In the analysis of Cousin Nancy it is clear to see Eliot’s reasons behind his migration to America. As a modernist thinker he felt frustrated by the restrictions that American culture held, and was attracted by the progressive attitudes to literature that Europe offered. The analysis of the poem mentions the modernist techniques that were implemented in his writing of Cousin Nancy, such as: symbolism, allusion, poet persona, fragmentary thoughts, syntax and environment and consciousness and discussed how they influenced the meaning of the poem.
By a further identification of these techniques in relation to The Boston Evening Transcript it will become clear how Eliot’s poetry was shaped by European modernism. In the earlier analysis the focus was on the meaning behind the poem representing Eliot’s European tendencies. In the next analysis the style of writing will be analysed in order to highlight the same point. This poem follows a similar vein in meaning with its relatively obvious attack on the restricted culture of America compared to Europe.
The symbolic description of the readers being compared to ‘ripe corn’ that sway in the wind, which follows the style of European Imagist writing, offers up a similar impression to the aunts in Cousin Nancy and the busts on the ‘glazen shelves’ that seem content in their passive ignorance of what is not affecting their insular existence. The ‘nod good-bye to La Rochefoucauld’ also hints at an affinity to European culture, just as the ‘The Boston Evening Transcript’ represents a feeling of tiredness towards the limits of American culture.
The poet persona is part of the poem, representing those whose ‘appetites of life’ are not completely distinguished. This is a contrast to the omniscient persona of Cousin Nancy, but both poems use the poet persona or voice of the poem as an observer of the restrictions of American culture; and both allude to fragmentary memories of the vast openness and progress of European culture. Eliot’s use of the poet persona ‘unifies the thematic and formal qualities’ of his work, it adds coherence to poetry that has no formal rhyme scheme or stanza form (quoted in Brown and Gupta, p.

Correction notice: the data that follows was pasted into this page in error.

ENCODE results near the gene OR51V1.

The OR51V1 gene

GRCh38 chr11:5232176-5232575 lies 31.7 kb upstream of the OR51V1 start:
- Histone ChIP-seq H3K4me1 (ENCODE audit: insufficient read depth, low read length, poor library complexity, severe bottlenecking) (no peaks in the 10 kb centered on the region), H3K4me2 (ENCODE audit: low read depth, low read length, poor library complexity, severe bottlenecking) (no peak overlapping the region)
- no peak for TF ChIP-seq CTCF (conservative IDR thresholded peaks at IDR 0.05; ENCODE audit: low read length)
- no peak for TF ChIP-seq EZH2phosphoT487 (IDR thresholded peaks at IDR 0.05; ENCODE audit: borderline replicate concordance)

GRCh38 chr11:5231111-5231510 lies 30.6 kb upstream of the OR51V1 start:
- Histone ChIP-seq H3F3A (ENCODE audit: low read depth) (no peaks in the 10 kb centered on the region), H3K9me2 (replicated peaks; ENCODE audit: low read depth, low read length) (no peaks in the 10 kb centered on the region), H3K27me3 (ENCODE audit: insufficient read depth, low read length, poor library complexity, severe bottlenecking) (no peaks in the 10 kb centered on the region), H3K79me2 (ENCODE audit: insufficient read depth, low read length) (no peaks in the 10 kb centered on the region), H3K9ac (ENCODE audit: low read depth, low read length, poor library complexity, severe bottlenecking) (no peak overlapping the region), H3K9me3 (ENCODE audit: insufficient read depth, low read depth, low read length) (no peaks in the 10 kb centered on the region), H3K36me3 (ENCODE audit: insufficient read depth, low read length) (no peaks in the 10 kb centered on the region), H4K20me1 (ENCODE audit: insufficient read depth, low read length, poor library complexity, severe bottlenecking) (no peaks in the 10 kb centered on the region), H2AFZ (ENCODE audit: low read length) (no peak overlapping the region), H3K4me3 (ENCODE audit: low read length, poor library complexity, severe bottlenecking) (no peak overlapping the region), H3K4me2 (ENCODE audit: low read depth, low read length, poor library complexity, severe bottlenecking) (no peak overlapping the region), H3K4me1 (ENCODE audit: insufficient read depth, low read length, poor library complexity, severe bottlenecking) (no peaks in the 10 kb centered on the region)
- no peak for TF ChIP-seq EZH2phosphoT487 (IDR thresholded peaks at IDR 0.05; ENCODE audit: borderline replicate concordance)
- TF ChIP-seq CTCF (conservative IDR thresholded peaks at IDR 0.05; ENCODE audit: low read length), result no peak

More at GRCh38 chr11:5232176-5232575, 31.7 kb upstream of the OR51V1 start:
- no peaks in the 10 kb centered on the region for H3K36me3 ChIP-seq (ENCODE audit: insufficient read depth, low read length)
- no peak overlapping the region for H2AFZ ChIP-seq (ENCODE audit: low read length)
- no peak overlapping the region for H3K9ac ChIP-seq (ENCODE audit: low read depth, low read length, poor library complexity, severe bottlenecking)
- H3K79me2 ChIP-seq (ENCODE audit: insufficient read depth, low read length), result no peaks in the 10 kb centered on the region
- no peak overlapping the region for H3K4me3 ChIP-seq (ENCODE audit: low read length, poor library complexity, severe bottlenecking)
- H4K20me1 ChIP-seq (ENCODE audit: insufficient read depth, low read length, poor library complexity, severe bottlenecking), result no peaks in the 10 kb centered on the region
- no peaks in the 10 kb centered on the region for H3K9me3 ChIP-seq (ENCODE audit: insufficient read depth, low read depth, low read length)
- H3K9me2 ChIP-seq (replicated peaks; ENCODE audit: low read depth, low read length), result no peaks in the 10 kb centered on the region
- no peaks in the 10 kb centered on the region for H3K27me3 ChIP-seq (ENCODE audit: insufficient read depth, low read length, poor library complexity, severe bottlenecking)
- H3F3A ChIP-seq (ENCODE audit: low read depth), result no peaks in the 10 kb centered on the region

231), and makes the fragmented imagery read like a train of thought or in modernist terms a ‘stream of consciousness’. This connection and coherence created by the poet persona in juxtaposition with the fragmented syntax highlights Eliot’s absorption of the European modernist ideas of Henri Bergson that influenced his Prufrock poems. Bergson’s theories on the continuing link between past, present and future, and how consciousness is governed by perception and memories of our environment that fragment and intermingle, and propel us forward towards our future have an obvious influence on Eliot’s style.
The poet persona creates Bergson’s time link continuum for the fragmented images of perception and memory and leads the poem forward; and this style rather than the traditional way of writing poetry using a rhyme scheme, specific stanza form and distinguishable syntax highlights Eliot’s modernist ideals, and alongside its meaning identifies his intellectual migration to Europe. Both poems use allusions to other works of literature to emphasise their drawing away from American culture and embracing European modernism.
The ‘nod’ to ‘La Rochefoucauld’ is an obvious example in The Boston Evening Transcript as his work took the view of ‘undercutting attitudinizing and hypocrisy’ (quoted in Brown and Gupta, p. 245). This forthright concise style was not in keeping with Romantic or Transcendentalist forms that were still dominating American attitudes and so Eliot’s allusion or ‘nod’ to La Rochefoucauld’s work can be seen as highlighting the pain that the poet persona goes through by ‘turning away from a venerable European cultural milieu towards a dull American existence.
‘ (quoted in Brown and Gupta, p. 245). This image is comparable to the use of the busts in Cousin Nancy as again Eliot uses the technique of allusion to compare Meredith’s impregnable stars to the attitudes of American writers. Eliot’s style of writing also offers up an allusion to European and more specifically French modernist ideas with its comparisons to the work of Laforgue. This allusion takes on the symbolic ideas already discussed that highlight a disillusionment of American culture from the point of view of a modernist persona but also in the way the poetry is written.
Laforgue symbolised Eliot’s use of condensed syntax and free verse, and this point underlines just how far removed Eliot’s intellectualism became from America. The influences of Laforgue, Bergson and European modernism in general allowed Eliot to bring together a ‘synthesis of observation, aesthetic expression and philosophical understanding’ to his poetry (quoted in Brown and Gupta, p. 263). The subject matter of the two poems discussed and the European influenced style in which they were written identifies that Eliot’s work and views on modernism were significantly shaped by his migration from America to Europe.
Bibliography Brown, R. D. and Gupta, S. (eds) (2005) Aestheticism and Modernism: Debating Twentieth-Century Literature 1900-1960, London: Routledge in association with The Open University. Eliot, T. S. (2001) Prufrock and Other Observations, Faber and Faber Ltd Gupta, S and Johnson, D. (eds) (2005) A Twentieth-Century Literature Reader: Texts and Debates, London: Routledge in association with The Open University. Heath, D. and Boreham, J. (2002) Introducing Romanticism, Totem Books.